Taiwan names former foreign minister to head cross-strait agency amid strained ties with Beijing
Tien Hung-mao to take charge at Straits Exchange Foundation, months after the mainland severed ties with the body
Taipei has named a former foreign minister as head of a cross-strait body in the hope of restoring dialogue with Beijing.
But Beijing, which cut communication with the island in June, said resumption of links hinged on the “1992 consensus”.
Analysts said the new chief of the semi-official Straits Exchange Foundation could do little to improve cross-strait ties without agreement on the consensus.
President Tsai Ing-wen of the independence-leaning Democratic Progressive Party has refused to acknowledge the consensus since her inauguration in May.
On Wednesday night, she named Tien Hung-mao as head of the SEF, which represents the island’s government in talks with Beijing. Tien, 77, was foreign minister between 2000 and 2002 and is head of the Institute for National Policy Research.
His future boss, Mainland Affairs Council chief Katharine Chang was his spokeswoman when he was foreign minister.
Though he is seen as a DPP moderate, his stint at the now defunct National Unification Council set up during Lee Teng-hui’s presidency in the 1990s allowed him to forge good links with Kuomintang bigwigs, including former vice-president Vincent Siew and former legislative speaker Wang Jin-pyng.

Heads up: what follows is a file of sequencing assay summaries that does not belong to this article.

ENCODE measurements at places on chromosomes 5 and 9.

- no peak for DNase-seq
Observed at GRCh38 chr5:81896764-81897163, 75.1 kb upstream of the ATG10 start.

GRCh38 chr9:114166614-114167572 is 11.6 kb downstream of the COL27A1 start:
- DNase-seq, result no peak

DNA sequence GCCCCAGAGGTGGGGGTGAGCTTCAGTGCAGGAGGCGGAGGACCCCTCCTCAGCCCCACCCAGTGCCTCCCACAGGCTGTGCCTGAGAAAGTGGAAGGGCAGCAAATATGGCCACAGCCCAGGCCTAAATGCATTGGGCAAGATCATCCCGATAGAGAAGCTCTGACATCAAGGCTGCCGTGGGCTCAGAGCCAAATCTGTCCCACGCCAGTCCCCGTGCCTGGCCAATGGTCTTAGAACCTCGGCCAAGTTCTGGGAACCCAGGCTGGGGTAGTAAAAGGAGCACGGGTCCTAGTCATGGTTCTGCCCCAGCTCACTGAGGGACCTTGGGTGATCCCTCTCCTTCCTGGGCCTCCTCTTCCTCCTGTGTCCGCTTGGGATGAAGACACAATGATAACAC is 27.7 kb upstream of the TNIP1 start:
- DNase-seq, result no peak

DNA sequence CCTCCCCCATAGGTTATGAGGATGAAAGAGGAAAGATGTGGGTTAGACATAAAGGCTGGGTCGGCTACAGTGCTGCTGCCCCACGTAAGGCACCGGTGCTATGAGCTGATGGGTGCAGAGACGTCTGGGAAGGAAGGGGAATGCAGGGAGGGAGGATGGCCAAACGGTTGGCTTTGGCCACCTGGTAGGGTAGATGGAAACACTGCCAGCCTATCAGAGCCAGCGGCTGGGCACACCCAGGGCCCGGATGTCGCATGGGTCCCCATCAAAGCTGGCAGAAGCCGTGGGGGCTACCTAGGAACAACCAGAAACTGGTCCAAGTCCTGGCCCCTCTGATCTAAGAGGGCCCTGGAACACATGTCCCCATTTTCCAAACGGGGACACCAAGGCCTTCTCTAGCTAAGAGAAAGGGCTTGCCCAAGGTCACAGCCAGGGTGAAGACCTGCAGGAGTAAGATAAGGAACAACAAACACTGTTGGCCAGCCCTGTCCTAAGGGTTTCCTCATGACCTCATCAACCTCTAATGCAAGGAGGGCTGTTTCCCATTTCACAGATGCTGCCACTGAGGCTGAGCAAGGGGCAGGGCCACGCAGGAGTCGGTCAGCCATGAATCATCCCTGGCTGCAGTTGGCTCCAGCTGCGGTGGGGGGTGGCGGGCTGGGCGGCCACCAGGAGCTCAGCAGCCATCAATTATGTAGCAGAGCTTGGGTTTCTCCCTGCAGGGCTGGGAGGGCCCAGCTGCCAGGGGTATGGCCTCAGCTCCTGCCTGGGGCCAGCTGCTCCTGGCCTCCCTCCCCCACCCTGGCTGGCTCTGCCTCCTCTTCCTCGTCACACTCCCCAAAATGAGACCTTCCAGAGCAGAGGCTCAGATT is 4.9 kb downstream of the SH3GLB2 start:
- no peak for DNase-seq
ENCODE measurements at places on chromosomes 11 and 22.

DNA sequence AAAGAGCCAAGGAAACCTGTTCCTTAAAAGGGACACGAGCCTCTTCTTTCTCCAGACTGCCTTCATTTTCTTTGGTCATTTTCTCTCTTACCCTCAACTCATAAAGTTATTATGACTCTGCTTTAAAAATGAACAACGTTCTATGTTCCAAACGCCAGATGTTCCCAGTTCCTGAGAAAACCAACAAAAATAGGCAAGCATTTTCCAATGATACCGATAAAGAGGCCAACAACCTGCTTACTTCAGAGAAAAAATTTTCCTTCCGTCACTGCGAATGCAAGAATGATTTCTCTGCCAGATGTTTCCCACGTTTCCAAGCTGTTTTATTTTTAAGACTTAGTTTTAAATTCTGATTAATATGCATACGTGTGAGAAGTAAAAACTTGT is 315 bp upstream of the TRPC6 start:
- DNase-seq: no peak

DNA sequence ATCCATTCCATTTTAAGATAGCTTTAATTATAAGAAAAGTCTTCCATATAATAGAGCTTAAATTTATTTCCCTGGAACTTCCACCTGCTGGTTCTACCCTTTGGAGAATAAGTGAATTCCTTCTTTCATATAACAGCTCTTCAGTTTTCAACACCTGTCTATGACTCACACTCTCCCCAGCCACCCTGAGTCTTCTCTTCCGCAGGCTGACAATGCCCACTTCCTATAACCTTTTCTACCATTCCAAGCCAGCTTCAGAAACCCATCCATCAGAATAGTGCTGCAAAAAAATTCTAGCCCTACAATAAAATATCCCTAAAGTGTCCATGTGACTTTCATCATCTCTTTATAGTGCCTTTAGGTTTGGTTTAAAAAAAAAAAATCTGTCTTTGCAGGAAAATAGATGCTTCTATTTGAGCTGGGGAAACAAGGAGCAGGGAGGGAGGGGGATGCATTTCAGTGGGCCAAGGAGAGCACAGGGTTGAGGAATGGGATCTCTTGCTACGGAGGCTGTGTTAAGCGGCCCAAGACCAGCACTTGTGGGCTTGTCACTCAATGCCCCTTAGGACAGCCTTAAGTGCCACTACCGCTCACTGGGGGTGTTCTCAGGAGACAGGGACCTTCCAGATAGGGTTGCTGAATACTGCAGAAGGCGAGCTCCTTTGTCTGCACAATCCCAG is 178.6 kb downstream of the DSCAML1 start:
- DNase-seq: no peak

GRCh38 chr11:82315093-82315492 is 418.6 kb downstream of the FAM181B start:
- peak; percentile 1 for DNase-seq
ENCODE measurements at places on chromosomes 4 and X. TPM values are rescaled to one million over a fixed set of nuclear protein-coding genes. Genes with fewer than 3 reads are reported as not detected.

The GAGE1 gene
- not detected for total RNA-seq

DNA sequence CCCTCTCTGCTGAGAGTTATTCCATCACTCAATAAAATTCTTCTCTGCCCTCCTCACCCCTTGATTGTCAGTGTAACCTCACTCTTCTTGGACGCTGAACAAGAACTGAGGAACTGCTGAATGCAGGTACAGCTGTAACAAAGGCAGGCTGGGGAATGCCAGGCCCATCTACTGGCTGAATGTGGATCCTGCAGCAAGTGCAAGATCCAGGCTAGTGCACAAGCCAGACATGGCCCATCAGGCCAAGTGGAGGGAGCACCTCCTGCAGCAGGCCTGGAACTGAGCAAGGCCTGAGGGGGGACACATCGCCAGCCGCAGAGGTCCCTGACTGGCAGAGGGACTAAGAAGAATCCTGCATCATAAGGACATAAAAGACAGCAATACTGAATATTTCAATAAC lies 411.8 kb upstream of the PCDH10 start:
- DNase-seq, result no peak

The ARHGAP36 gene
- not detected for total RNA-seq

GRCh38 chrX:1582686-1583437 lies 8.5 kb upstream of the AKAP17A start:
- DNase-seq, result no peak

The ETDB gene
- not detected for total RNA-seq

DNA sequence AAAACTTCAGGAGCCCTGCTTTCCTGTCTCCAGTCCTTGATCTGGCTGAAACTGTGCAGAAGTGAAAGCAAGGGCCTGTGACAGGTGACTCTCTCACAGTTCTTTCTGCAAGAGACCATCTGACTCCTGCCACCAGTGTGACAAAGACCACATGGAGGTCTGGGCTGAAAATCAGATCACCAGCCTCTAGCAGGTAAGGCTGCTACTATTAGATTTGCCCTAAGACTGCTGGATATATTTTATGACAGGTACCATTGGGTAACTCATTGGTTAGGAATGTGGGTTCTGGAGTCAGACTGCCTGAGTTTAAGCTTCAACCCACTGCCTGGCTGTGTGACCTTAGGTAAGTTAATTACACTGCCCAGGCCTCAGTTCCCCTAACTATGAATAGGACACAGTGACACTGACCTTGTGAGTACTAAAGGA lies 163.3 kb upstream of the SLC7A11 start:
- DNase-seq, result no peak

“The government hopes to use Tien’s expertise and experience to explore opportunities for Taiwanese businesses, help them solve problems and maintain cross-strait exchanges,” Presidential Office spokesman Alex Huang said.
But Zhang Zhijun, director of the mainland’s Taiwan Affairs Office, said resumption of formal communications rested on the 1992 consensus.
“The key is the political basis used for talks,” Central News Agency quoted Zhang as saying.
The 1992 consensus, reached by the KMT and the mainland in 1992, allows the two sides to continue to talk as long as they acknowledge there is only one China. Each can have its own definition of what China stands for.
National Taiwan University political science professor Chang Ya-chung said he did not expect Tien would be able to reopen talks as long as the Taipei refused to accept the consensus. “Without the consensus, whoever heads the SEF would be unable to resume the original function of the negotiating body,” Chang said.
DPP legislator Huang Wei-che said though Tien’s appointment might please the hardcore pro-independence camp, he could do little more than “maintain the basic liaison function”.